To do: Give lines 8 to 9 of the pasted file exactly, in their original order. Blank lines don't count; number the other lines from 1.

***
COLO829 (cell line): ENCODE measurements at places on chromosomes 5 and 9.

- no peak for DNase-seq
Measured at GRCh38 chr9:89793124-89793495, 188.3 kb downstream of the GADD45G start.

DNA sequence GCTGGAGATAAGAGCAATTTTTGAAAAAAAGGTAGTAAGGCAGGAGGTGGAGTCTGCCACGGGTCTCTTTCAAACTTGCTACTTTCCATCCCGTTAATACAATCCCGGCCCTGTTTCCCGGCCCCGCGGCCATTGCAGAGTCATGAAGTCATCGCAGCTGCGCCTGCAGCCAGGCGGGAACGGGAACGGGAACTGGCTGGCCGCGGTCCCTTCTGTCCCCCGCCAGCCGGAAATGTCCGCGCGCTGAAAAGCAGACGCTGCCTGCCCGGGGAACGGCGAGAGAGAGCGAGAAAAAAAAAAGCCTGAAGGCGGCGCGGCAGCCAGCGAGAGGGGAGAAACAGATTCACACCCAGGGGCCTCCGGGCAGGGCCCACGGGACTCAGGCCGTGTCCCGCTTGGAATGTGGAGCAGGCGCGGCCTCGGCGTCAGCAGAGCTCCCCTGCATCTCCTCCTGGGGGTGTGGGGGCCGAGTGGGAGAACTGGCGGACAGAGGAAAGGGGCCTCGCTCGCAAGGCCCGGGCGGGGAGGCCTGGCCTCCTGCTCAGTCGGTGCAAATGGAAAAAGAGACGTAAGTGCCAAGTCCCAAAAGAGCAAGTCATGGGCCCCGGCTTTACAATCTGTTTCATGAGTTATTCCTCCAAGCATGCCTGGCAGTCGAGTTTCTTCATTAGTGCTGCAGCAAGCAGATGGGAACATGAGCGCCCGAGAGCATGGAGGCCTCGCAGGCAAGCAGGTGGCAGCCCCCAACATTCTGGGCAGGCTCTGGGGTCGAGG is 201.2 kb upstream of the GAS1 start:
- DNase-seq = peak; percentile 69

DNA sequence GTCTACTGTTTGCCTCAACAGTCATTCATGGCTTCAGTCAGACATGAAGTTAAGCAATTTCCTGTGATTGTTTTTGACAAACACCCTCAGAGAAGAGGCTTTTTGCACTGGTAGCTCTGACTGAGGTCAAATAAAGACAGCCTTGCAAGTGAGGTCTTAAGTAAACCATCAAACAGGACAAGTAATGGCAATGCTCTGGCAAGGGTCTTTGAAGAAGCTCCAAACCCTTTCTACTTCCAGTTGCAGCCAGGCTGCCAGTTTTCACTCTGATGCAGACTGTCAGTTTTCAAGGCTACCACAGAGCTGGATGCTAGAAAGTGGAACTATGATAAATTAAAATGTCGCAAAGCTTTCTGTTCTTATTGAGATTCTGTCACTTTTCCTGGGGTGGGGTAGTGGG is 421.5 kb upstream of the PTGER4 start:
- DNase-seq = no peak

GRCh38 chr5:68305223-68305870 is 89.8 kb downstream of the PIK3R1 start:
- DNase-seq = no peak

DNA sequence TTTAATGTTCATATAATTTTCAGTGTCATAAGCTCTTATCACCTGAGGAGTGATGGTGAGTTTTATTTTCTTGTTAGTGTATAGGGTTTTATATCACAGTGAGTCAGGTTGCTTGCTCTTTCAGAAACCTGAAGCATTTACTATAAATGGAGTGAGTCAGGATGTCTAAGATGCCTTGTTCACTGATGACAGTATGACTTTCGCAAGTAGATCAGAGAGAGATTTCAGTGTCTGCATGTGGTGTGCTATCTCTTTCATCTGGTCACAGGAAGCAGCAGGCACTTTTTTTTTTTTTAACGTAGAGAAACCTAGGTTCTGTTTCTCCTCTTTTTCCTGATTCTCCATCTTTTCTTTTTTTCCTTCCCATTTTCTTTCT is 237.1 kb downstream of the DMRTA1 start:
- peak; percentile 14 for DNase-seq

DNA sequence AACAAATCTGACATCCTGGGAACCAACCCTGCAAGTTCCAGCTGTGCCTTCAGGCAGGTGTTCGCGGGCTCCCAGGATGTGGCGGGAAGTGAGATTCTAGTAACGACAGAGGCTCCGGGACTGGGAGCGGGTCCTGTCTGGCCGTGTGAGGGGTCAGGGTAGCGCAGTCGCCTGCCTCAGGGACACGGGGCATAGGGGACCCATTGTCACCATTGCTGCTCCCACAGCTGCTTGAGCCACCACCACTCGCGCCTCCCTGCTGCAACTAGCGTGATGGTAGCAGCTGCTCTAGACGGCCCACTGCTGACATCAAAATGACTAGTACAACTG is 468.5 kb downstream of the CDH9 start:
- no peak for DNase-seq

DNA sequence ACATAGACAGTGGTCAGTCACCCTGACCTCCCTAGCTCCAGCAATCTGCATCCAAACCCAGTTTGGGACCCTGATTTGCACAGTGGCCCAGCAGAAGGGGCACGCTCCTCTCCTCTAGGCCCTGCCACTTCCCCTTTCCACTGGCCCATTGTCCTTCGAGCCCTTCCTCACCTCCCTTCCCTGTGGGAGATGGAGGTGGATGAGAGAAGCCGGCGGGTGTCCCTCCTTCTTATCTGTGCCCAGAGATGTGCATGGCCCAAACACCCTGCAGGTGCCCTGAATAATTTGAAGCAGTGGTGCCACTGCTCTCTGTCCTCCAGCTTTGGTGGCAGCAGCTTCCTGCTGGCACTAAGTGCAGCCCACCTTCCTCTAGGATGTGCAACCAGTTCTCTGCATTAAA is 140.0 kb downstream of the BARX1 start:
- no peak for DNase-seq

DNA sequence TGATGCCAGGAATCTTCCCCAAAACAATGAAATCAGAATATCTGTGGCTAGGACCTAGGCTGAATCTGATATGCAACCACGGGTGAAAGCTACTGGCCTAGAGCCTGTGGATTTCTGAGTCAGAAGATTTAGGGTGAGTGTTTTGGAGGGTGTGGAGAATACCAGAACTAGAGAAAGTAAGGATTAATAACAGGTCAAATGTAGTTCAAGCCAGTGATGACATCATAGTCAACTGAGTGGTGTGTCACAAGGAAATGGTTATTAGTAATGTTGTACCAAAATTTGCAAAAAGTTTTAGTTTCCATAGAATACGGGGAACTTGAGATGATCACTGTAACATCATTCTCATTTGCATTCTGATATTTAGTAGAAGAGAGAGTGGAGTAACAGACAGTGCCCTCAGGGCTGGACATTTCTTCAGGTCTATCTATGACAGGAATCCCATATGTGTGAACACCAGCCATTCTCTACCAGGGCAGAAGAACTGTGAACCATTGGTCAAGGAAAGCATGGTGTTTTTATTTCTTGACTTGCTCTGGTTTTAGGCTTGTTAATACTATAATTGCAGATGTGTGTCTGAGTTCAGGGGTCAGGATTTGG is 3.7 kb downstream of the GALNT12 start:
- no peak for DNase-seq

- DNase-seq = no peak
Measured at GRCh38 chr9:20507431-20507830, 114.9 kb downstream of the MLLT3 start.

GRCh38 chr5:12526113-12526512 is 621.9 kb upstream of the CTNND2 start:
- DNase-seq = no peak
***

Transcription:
GRCh38 chr5:68305223-68305870 is 89.8 kb downstream of the PIK3R1 start:
- DNase-seq = no peak